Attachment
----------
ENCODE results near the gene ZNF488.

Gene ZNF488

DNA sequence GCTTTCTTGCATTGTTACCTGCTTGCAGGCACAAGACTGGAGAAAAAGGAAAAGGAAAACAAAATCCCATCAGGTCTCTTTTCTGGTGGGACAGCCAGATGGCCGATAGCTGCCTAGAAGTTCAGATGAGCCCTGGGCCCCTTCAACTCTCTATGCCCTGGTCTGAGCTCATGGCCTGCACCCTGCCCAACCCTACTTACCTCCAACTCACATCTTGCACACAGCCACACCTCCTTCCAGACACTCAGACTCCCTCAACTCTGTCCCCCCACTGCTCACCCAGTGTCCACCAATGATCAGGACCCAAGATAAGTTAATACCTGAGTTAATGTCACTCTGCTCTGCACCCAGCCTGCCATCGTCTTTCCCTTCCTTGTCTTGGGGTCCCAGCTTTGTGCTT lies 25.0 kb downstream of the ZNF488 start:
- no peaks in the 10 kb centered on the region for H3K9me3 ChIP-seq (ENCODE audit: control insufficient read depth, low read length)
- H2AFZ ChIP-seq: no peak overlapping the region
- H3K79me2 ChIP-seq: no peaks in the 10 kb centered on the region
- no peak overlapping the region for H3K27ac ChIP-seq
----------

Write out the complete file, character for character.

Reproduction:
ENCODE results near the gene ZNF488.

Gene ZNF488

DNA sequence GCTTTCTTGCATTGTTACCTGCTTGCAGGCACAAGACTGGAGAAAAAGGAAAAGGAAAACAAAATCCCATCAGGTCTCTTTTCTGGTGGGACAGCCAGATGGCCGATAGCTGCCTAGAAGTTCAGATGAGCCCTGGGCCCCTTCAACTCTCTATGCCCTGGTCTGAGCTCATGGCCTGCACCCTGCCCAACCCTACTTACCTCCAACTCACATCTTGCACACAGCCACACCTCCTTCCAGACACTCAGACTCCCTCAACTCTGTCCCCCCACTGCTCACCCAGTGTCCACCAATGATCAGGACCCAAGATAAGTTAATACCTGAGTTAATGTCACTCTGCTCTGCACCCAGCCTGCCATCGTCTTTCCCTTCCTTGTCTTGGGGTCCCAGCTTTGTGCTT lies 25.0 kb downstream of the ZNF488 start:
- no peaks in the 10 kb centered on the region for H3K9me3 ChIP-seq (ENCODE audit: control insufficient read depth, low read length)
- H2AFZ ChIP-seq: no peak overlapping the region
- H3K79me2 ChIP-seq: no peaks in the 10 kb centered on the region
- no peak overlapping the region for H3K27ac ChIP-seq